Middleware – you may have integrated your applications in a service oriented architecture using an enterprise service bus from IBM or TIBCO.

• Partner Servers – Your system may link to third-party credit scoring, payment, credit card, and other partner servers. Your applications themselves may partially reside on remote networks operated by others.

Databases – A new order may touch many databases, inside your network and beyond. They may be from different vendors, on multiple operating systems, and use many communications protocols.

• Customer Support – Consider yourself fortunate if a customer complains about slow performance. It probably means that he hasn’t given up on your application. Each call or  email is a new opportunity to demonstrate your commitment to customer success. Do you have the necessary insights to respond to complaints rapidly and completely? The ability to see real time transaction monitoring?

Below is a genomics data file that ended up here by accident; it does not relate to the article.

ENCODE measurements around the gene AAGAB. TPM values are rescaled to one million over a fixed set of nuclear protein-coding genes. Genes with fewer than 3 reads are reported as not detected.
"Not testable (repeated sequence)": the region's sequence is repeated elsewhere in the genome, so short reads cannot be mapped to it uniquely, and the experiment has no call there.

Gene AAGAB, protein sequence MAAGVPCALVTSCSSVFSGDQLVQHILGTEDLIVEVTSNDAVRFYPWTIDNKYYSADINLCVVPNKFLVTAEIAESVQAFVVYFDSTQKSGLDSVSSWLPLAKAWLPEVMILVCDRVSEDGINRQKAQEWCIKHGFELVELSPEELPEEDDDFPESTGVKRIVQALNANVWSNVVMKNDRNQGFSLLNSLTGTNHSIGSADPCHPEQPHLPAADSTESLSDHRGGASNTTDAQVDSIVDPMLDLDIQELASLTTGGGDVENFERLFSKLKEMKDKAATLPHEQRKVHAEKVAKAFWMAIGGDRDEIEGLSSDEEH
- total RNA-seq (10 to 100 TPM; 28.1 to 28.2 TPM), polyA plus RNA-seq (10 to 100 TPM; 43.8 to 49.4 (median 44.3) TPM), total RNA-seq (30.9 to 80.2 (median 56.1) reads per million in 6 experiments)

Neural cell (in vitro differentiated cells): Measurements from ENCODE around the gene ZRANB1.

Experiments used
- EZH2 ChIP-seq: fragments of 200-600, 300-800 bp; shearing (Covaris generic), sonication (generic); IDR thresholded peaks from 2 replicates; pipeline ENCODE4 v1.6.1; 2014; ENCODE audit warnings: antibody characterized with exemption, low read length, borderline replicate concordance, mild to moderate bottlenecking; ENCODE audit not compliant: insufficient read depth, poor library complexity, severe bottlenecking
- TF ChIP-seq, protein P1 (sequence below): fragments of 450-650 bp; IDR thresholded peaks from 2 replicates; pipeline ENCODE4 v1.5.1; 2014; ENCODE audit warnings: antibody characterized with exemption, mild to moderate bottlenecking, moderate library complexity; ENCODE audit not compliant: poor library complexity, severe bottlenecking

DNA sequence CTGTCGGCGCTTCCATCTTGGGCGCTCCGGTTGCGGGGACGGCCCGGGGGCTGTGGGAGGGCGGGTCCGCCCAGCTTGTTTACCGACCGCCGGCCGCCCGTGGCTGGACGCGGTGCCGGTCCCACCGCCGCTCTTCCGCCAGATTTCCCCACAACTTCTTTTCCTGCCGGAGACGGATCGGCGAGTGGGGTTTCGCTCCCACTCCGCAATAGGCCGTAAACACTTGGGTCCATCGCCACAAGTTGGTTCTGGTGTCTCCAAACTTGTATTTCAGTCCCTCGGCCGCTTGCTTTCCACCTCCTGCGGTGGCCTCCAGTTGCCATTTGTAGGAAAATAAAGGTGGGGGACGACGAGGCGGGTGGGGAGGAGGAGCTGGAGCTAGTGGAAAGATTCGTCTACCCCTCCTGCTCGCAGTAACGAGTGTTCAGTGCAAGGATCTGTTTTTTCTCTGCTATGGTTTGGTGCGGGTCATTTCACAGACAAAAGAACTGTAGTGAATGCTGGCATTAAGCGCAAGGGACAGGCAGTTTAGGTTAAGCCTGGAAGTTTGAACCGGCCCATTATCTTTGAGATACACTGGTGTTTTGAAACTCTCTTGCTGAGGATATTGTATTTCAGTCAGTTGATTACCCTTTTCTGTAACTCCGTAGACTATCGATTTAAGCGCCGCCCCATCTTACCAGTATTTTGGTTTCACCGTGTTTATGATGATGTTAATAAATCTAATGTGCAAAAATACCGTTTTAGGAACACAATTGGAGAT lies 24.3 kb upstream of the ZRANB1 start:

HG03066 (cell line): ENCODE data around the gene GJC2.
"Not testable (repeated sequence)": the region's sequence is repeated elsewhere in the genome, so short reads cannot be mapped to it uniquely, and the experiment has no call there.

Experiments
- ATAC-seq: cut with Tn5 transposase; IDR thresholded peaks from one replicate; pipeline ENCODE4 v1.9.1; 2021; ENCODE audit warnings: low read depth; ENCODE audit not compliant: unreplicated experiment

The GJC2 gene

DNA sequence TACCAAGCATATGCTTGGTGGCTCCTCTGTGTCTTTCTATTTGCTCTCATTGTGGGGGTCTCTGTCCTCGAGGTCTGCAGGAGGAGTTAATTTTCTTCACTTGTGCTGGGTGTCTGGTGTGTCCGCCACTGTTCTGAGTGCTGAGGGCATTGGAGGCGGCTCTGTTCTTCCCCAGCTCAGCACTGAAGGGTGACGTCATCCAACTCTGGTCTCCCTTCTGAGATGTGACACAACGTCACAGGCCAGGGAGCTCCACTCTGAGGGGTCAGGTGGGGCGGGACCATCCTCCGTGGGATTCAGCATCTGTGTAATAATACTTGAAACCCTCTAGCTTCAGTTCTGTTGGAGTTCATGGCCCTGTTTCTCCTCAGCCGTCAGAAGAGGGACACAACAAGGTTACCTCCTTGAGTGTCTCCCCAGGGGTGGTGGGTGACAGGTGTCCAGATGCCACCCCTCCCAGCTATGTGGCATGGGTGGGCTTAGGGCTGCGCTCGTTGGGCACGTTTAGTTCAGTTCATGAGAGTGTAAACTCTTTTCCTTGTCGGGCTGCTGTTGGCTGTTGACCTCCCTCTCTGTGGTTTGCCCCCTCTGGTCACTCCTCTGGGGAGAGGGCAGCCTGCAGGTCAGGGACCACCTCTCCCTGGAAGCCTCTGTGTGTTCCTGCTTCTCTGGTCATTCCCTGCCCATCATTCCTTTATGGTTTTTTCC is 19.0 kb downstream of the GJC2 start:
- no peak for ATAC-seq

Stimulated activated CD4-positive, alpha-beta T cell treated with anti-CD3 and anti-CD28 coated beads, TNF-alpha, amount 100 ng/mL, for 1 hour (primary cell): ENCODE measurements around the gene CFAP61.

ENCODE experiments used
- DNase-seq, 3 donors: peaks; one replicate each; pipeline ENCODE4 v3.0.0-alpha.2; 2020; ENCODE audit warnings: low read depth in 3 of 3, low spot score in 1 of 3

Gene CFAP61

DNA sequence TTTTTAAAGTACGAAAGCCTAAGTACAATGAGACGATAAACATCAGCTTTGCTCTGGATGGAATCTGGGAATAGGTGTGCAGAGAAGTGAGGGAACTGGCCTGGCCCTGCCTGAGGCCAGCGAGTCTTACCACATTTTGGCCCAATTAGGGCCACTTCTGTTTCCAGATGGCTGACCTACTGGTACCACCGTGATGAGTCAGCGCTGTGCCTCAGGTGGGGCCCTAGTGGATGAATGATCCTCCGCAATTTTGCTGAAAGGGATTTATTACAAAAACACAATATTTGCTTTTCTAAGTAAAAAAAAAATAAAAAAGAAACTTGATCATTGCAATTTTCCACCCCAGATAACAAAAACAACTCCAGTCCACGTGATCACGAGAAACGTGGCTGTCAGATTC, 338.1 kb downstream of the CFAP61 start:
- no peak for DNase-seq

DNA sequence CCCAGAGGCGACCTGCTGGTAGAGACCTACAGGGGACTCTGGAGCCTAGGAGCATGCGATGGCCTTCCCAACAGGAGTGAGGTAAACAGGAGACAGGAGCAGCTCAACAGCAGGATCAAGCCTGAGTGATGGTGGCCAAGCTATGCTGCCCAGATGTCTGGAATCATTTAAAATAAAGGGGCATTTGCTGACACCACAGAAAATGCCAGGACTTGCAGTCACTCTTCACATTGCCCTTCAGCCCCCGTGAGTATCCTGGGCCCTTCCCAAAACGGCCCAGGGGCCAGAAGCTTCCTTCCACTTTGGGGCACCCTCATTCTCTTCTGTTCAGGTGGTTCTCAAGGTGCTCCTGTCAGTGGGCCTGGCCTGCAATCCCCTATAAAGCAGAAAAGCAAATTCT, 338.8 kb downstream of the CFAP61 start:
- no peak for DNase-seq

A single transaction can undergo a long and arduous journey. One transaction can spawn many others. How can any enterprise IT group guarantee the performance of these complex transactions? How can it – see everything?

About the Author:

Arnaud David is the Director of Delivery at Correlsense. Arnaud is responsible for all aspects of global SharePath deployment which includes training, support, professional services and internal development tools. He has over 10 years of project management and development experience. Prior to Correlsense, Arnaud led teams of developers at Assystem managing the life-cycle of software development.